|Best way to lose wt without losing muscle mass? nm||nestorl|
Oct 9, 2001 9:21 AM
|cut off head - nm||nm|
Oct 9, 2001 9:27 AM
|Tried that, but makes climbing pretty hard :-)nm||nestorl|
Oct 9, 2001 9:40 AM
Oct 9, 2001 9:54 AM
|remove inner tubes and bar tape
shave entire body and ride naked
discard brakes and saddle/seatpost
|Answer to question 'how do I lose 10 lbs of ugly fat?' nm||davidl|
Oct 9, 2001 10:09 AM
|re: Best way to lose wt without losing muscle mass? nm||raboboy|
Oct 9, 2001 9:54 AM
|avoid drooling on the couch while eating a half gallon of neopolitan ice cream. ;-)|
Oct 9, 2001 9:57 AM
|Cut back on sweets and high fat foods and then ride more. It's really that simple.
|Sad but true. But where is the fun in that?||MB1|
Oct 9, 2001 10:11 AM
|Just as Doug says, examine your diet and look for ways to painlessly reduce fat & sugar.
Sodas-drink less soda, more water.
Fats & fried food-find substitutes.
Cycling food-eat more fruit, drink more water.
Post ride beer-there are limits to the sacrifices we are willing to make!
|Gotta have the beer!||ColnagoFE|
Oct 9, 2001 12:07 PM
|Weight training helps too...the more lean muscle mass you have the more calories you burn just sitting around...drinking beer!|
|A fairly easy way....||Starliner|
Oct 9, 2001 10:37 AM
|Goal is to decrease body fat while retaining/improving strength.
- keep your portions moderate in size, moderate in sugar/fat
- cut down the amounts of alcohol by 10-20% per week
- snack on more fruits, less chips/cookies/ho-ho's
- go to bed with as empty a stomach as you can bear
Be reasonable about the amount of weight you expect to lose - a couple of pounds a week is good. Too much and you'll risk losing your strength and getting burnt out.
Oct 9, 2001 11:13 AM
Oct 9, 2001 11:18 AM
|Watch what you eat. More fruit and veggies, less fats. Simple.
Water. Drink alot. Skip the soft drinks. Personally, I drink 100-125 ounces per day. I always have a water bottle in front of me.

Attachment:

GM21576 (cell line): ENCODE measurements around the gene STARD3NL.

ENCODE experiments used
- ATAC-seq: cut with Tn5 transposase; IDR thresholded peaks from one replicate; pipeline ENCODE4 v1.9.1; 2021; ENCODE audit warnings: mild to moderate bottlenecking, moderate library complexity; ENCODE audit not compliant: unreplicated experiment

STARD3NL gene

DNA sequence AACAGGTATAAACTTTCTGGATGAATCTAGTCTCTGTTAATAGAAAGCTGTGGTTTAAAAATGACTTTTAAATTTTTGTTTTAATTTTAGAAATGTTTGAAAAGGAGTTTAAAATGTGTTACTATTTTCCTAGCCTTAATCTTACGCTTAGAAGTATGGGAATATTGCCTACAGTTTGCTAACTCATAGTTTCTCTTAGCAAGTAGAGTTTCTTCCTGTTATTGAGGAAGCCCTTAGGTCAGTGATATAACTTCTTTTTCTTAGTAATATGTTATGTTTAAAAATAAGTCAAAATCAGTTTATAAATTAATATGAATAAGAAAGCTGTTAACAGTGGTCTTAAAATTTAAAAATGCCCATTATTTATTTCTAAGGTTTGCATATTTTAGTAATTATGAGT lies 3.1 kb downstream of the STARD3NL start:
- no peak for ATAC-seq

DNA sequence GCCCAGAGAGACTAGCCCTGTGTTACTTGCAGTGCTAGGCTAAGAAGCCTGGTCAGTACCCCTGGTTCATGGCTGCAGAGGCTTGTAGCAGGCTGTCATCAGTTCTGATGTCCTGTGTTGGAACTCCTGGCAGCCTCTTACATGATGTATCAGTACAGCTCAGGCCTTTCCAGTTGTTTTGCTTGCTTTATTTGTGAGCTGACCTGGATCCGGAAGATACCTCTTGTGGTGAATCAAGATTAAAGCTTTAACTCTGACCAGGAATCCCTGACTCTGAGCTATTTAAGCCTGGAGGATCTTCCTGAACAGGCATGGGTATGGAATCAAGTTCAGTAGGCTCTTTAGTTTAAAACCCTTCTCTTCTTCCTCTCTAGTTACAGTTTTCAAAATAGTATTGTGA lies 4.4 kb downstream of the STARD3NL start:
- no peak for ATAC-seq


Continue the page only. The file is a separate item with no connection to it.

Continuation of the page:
Work out. Yes, on the bike. Also in the weight room. Muscle burns 4- 5 times as many calories as fat does.
Simple, huh?? Now try sticking to it. Last January, I started trying to lose weight. My target was to get from just over 200 to 185 (I'm 6'1"). I made it by mid April and maintained until a recent injury put me on the couch. Losing the weight room for a month has really slowed my metabolism. By next Feb (first race of the season), I WILL be under 180lbs.
|Oops, forgot one important point||PaulCL|
Oct 9, 2001 11:20 AM
|Never, ever eat anything after 7pm. Assuming you awake at 7am each day, this gives your body 12 hours to burn the fuel you took in during the day. Expect to lose about 5lbs per month - no more.
And make sure you cheat at least once per week. why?? Life is too short to suffer all the time.
|Recently I've read stuff discrediting the "nothing after 7 p.m."||bill|
Oct 9, 2001 12:36 PM
|rule. I'm not sure what I believe. Most recently, though, several source materials (you know, woman magazines, what can I say?) have been consistent in saying that what matters is your total caloric intake, regardless of when you ingest the calories. |
One thing that makes sense to me is avoiding binge eating -- eat regularly, eat balanced, and don't deprive yourself, because deprivation leads to binging, which is disastrous for all sorts of reasons. Not only do you eventually eat more than you would have, but your body handles the binge/starve cycle differently, storing the calories as fat (when food is scarce, the body stores what it can, when it can).
Rule: don't starve, and don't eat just the celery. You can eat the cake, but eat just a little. Just sort of cut out unnecessary calories all around. It's worked for me -- I eat whatever I want. I just try not to eat what I don't really want, like the second (or third) piece of cake. Where my mommy had trained me to "eat the last piece -- it's not worth saving," I now throw it out. I've dropped 10 lbs in a year without trying, and I'm 42, and I love food.
|I agree with Bill about the not after 7 foolishness.||MB1|
Oct 9, 2001 12:45 PM
|If you are riding day after day you better join the "Midnight Snack" club or you are going to be off the back. All you need to do (I know "It's easy for you to say, MB1") is consume SLIGHTLY less calories than you burn every day.
Don't over do it.
|I agree with Bill about the not after 7 foolishness.||morey|
Oct 10, 2001 8:30 AM
|It would work if you do not eat from 7am to 7pm, then go to sleep. After 30 days you ought to be real thin!|
|Amen to that! (nm)||Roxy|
Oct 9, 2001 1:53 PM
|re: Best way to lose wt without losing muscle mass? nm||dzrider|
Oct 9, 2001 11:27 AM
|Your question implies that you don't need a lecture on dieting. Try calisthenics. I know they suck, but if maintaining muscle mass is as much of a concern as losing the weight, it's probably as well as you can do. I sometimes stop at a school yard and do some pull-ups, dips, step-ups and other exercises that use my body weight as resistance. I muscle up when I do it a few times a week but my weight stays the same or drops a little. A litlle goes a long way - thank goodness.|
|re: Best way to lose wt without losing muscle mass? nm||morey|
Oct 9, 2001 12:10 PM
|As a competitive bodybuilder, diet was 80% of winning. Even though the advice given is simplistic, it is good.
My book Nutrifitness (www.nutrifitness.net), say's 64% carb,15% protein, the rest in fat (90% unsaturated, 10% saturated)
|re: Best way to lose wt without losing muscle mass? nm||morey|